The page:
Daniel E. Koshland, Jr.

University of California, Berkeley

March 30, 1920 - July 23, 2007

Scientific Discipline: Biochemistry
Membership Type:
Member (elected 1966)

Daniel Koshland's research dramatically changed the understanding of enzymes and protein chemistry. His contributions included the "induced fit" theory of enzyme interaction, which posits that enzymes change shape as they react with other molecules. His research focused on understanding the catalytic power of enzymes and the biochemistry of Alzheimer's disease.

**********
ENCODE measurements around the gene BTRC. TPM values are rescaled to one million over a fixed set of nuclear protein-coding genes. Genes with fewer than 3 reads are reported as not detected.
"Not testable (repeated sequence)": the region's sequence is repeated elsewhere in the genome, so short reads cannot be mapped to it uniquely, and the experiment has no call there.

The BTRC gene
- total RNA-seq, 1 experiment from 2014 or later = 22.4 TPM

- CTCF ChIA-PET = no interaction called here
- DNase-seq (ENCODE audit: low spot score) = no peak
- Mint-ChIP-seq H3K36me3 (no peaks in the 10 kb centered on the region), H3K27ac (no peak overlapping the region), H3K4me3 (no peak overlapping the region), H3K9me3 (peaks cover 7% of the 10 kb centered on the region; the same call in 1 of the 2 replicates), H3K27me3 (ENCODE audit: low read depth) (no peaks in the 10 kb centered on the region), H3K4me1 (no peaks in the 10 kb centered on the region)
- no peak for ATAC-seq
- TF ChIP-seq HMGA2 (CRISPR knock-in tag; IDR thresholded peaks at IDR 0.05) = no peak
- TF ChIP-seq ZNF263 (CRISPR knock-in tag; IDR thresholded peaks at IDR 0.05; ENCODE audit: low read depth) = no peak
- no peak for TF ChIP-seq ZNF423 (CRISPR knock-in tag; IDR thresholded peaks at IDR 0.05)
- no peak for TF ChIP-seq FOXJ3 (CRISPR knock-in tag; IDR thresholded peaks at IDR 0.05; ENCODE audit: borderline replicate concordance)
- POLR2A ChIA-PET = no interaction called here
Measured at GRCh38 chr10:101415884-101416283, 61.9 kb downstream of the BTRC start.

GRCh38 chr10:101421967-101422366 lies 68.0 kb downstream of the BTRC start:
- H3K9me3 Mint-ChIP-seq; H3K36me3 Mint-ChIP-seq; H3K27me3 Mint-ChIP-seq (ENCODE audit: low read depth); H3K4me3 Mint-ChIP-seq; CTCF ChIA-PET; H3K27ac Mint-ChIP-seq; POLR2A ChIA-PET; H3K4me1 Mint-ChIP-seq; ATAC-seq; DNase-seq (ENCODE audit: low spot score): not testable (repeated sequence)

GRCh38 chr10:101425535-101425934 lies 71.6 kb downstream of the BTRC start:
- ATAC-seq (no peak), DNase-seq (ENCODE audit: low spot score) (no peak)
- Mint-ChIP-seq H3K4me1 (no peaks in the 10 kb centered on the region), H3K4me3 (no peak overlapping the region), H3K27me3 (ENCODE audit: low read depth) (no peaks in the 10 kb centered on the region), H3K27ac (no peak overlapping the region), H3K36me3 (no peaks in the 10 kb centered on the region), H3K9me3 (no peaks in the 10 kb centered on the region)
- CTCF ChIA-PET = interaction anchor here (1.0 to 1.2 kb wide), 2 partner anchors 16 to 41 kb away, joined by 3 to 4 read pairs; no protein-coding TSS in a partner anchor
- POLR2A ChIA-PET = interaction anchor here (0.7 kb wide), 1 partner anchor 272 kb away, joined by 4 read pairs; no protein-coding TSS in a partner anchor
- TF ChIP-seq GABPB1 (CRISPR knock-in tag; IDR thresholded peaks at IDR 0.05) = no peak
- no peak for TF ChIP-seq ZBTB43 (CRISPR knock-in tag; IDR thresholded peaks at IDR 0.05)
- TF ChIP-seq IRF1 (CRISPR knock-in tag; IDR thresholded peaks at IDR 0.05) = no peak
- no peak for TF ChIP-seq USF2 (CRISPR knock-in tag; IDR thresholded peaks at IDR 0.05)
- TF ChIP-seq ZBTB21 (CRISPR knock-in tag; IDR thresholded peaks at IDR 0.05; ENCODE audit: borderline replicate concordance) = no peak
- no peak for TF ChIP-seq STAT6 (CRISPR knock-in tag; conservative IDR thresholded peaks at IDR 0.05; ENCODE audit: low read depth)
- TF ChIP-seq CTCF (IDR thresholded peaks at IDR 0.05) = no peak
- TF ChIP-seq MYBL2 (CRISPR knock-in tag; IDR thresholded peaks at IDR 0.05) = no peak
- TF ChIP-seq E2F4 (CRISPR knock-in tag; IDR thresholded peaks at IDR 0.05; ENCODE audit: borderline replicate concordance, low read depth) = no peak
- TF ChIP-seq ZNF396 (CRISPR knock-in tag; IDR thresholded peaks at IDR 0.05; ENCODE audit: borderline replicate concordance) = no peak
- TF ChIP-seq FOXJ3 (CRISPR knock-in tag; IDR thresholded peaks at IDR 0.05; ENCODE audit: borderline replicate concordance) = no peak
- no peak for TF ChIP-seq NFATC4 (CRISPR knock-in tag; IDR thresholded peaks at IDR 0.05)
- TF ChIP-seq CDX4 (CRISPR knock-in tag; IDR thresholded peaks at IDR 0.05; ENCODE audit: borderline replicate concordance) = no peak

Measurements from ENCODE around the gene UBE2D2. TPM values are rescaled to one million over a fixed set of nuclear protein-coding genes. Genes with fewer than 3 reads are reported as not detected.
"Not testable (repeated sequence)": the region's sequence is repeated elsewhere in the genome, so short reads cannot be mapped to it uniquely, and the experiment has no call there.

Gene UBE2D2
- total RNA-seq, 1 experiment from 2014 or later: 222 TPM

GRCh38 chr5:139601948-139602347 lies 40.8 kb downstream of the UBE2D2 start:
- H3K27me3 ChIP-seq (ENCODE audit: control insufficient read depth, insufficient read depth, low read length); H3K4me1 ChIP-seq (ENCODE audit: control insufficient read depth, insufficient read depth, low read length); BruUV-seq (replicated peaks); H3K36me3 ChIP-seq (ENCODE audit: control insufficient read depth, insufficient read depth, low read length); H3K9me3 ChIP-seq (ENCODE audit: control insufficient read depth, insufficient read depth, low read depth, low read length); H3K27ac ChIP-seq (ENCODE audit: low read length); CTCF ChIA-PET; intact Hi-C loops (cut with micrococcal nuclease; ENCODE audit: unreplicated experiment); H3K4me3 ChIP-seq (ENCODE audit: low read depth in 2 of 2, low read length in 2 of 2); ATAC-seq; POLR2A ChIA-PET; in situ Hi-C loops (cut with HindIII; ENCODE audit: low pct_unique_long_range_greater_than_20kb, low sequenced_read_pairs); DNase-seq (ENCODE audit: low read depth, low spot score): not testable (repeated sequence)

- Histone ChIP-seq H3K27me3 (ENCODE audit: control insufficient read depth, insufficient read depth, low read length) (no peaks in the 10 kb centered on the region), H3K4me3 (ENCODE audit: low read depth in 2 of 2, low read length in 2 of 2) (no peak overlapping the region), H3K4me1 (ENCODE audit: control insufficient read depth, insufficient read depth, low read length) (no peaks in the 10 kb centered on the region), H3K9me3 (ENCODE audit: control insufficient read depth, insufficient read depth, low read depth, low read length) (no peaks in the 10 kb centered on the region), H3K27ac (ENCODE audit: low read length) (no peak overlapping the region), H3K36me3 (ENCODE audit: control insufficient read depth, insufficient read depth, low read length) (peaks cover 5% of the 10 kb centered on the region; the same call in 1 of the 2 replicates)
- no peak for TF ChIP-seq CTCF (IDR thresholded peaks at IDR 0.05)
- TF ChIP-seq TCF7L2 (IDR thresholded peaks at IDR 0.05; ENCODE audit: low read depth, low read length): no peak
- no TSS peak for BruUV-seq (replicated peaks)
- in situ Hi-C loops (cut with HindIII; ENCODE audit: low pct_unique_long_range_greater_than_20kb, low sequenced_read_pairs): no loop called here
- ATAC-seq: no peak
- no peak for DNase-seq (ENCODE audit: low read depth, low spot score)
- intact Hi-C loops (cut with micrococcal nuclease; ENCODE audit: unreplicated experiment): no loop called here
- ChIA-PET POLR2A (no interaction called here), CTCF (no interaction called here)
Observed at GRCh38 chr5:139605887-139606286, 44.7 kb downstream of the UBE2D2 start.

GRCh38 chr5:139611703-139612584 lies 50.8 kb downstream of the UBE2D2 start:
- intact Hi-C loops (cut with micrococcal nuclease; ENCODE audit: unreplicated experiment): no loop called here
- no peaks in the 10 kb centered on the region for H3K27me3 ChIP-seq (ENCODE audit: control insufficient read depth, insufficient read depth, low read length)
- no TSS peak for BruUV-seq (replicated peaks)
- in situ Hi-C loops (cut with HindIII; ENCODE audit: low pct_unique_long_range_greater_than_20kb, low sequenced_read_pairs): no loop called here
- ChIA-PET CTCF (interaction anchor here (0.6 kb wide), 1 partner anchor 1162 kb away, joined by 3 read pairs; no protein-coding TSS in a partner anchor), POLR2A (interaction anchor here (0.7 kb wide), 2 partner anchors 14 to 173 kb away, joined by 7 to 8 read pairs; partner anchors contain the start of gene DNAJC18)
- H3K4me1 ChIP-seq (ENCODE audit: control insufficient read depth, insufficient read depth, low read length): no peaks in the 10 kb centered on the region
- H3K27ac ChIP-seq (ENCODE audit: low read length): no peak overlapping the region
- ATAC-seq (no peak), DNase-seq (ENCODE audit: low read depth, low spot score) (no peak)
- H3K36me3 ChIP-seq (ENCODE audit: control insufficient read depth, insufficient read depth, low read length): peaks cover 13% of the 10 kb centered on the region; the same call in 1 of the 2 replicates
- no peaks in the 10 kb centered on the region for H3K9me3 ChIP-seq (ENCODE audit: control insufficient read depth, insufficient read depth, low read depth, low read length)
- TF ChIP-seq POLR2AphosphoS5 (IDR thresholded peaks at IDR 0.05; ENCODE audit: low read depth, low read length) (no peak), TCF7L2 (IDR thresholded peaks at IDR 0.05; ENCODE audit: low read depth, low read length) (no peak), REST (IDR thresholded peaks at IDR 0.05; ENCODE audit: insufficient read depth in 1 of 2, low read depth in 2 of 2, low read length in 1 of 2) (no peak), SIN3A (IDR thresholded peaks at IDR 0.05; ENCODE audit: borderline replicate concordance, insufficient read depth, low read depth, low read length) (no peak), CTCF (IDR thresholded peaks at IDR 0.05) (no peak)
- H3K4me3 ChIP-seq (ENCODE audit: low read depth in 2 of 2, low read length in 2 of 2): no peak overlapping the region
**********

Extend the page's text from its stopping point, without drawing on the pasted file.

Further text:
Koshland majored in chemistry at the University of California, Berkeley, before serving as a group leader, working to purify plutonium, in the Manhattan Project during World War II. He earned a PhD in chemistry from the University of Chicago in 1949 and did his postdoctoral research at Harvard University. In 1951, Koshland moved to Brookhaven National Laboratory; he later held a joint appointment at Brookhaven and Rockefeller University. In 1965, he returned to Berkeley, where he served as head of the Department of Biochemistry and the Chancellor’s Advisory Council on Biology. Koshland was editor-in-chief of Science magazine from 1985 to 1995. He established the Academy’s Marian Koshland Science Museum in honor of his wife, Marian Koshland, a noted immunologist.

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